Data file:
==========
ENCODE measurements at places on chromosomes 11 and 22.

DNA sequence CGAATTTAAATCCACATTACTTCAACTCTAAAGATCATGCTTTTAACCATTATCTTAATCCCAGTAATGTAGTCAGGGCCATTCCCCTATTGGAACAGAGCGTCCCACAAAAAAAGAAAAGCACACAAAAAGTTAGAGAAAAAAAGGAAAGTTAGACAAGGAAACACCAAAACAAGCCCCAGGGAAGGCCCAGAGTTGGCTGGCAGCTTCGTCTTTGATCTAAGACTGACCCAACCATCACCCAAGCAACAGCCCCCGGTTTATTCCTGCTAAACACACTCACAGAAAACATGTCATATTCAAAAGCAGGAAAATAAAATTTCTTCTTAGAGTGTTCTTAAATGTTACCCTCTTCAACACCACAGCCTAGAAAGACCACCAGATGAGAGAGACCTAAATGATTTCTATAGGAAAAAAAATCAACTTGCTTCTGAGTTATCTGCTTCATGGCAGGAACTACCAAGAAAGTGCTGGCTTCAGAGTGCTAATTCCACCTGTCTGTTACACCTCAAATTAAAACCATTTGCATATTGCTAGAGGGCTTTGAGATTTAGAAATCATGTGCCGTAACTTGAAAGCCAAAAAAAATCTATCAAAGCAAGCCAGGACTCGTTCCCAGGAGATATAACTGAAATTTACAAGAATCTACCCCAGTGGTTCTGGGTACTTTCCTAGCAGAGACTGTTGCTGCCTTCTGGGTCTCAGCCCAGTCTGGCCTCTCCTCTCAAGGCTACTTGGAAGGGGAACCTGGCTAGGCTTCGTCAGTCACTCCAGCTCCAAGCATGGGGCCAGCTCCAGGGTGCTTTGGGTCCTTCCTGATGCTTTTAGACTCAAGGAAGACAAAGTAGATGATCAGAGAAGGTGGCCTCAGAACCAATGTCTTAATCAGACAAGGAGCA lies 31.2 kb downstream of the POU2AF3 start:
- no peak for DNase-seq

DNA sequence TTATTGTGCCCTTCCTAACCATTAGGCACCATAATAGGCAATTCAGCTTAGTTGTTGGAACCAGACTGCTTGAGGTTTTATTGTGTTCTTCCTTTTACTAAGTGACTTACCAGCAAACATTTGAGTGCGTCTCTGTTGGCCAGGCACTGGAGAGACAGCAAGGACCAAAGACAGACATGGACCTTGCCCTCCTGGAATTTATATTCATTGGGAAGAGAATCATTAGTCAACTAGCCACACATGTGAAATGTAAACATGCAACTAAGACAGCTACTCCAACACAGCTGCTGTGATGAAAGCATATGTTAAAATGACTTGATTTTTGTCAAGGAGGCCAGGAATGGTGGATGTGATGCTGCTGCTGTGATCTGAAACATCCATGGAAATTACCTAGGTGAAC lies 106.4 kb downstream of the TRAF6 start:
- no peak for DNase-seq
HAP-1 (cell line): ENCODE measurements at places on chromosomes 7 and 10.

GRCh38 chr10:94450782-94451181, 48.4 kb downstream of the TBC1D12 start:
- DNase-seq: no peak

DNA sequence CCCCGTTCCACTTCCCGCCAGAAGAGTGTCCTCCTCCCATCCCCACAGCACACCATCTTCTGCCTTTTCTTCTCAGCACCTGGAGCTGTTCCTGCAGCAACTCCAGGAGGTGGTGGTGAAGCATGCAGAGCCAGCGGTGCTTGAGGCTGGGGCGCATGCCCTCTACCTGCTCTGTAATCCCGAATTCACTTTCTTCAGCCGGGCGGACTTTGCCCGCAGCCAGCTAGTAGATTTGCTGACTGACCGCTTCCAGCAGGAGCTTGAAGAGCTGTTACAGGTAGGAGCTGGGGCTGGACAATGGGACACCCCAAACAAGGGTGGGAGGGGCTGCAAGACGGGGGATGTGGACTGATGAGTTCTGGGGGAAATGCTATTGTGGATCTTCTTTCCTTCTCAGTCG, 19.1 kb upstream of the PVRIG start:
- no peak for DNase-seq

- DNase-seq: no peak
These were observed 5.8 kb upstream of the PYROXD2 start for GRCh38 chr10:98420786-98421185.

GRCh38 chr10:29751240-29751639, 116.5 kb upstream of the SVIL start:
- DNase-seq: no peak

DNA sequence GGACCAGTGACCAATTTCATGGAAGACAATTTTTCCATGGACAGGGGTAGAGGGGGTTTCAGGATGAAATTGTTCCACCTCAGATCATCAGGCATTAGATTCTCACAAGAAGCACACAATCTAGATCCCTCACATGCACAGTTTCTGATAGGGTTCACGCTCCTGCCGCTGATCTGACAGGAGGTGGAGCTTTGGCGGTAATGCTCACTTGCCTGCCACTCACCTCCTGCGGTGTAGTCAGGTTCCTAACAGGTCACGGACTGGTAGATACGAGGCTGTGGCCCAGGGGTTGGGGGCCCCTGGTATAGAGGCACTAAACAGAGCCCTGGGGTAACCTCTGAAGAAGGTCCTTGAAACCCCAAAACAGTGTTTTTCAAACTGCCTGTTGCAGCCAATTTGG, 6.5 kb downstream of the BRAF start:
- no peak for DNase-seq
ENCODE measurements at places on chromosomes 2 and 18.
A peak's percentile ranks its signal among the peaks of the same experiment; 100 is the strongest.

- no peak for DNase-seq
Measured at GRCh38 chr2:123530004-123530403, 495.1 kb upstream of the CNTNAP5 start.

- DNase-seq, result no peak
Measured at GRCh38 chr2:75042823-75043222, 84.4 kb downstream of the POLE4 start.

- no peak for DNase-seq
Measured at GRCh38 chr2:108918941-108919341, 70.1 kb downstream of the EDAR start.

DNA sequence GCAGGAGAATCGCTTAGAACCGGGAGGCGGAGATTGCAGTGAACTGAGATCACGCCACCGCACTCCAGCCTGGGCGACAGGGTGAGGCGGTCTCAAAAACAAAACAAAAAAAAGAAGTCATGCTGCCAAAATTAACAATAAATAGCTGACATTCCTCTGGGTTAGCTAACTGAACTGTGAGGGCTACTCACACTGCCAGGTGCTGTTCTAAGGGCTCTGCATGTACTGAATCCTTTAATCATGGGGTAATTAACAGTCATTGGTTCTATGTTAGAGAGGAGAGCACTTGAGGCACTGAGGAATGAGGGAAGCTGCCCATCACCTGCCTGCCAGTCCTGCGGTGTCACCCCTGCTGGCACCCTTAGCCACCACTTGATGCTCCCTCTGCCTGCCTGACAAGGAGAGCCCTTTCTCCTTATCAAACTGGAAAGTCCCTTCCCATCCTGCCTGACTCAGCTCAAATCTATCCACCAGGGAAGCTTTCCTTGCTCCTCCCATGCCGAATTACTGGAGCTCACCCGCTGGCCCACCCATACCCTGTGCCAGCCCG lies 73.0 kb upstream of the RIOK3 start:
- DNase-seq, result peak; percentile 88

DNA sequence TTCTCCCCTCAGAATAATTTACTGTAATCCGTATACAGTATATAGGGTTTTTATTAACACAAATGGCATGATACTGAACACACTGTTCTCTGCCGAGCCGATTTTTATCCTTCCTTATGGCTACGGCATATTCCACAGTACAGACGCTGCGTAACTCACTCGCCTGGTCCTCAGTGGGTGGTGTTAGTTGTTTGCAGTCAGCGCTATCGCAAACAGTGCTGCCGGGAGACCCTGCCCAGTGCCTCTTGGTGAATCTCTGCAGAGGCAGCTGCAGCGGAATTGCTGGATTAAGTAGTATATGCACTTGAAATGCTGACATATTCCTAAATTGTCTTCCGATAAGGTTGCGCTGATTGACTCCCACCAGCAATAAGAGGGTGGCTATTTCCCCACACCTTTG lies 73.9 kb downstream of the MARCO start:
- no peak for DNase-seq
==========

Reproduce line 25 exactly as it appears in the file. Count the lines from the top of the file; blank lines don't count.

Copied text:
DNA sequence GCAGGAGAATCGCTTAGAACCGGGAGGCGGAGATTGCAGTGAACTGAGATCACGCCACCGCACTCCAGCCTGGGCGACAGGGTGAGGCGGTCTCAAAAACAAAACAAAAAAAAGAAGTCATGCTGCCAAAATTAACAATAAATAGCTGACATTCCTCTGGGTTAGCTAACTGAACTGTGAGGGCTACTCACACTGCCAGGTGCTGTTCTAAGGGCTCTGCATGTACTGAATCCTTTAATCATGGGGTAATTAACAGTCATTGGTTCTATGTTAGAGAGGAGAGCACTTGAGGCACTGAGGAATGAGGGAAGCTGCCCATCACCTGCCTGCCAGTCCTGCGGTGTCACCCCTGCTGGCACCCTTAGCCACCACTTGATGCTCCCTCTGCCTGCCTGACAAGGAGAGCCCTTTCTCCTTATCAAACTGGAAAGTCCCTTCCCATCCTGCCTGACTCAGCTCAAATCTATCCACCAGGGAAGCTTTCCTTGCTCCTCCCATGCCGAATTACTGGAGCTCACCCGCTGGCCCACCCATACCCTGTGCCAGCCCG lies 73.0 kb upstream of the RIOK3 start: